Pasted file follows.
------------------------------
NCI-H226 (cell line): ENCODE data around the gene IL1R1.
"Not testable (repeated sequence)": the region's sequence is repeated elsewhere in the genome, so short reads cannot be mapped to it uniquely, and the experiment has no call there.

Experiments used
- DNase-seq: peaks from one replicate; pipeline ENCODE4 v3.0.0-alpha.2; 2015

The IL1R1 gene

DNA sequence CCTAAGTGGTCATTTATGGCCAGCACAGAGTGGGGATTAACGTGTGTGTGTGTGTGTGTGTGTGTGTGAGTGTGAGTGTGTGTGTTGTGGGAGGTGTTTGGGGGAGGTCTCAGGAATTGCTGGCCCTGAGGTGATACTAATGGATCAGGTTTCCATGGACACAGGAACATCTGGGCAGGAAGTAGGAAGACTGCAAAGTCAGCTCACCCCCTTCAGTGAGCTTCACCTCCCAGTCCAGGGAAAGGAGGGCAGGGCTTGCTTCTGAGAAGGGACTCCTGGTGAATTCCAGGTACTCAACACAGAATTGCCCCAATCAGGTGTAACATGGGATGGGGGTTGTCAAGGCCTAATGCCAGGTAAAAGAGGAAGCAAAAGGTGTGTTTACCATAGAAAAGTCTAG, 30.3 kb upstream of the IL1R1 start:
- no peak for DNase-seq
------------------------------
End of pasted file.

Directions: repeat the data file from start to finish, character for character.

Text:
NCI-H226 (cell line): ENCODE data around the gene IL1R1.
"Not testable (repeated sequence)": the region's sequence is repeated elsewhere in the genome, so short reads cannot be mapped to it uniquely, and the experiment has no call there.

Experiments used
- DNase-seq: peaks from one replicate; pipeline ENCODE4 v3.0.0-alpha.2; 2015

The IL1R1 gene

DNA sequence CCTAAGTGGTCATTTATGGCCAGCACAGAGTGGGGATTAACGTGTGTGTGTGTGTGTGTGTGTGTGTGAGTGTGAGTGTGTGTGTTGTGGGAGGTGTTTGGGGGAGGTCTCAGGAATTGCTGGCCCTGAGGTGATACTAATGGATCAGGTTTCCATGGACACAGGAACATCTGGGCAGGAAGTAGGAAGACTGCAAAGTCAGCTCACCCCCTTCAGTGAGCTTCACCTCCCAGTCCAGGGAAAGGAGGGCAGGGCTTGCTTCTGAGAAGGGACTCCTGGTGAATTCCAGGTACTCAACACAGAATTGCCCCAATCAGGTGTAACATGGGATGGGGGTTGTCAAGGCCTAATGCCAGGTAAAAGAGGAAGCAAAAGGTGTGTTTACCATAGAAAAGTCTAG, 30.3 kb upstream of the IL1R1 start:
- no peak for DNase-seq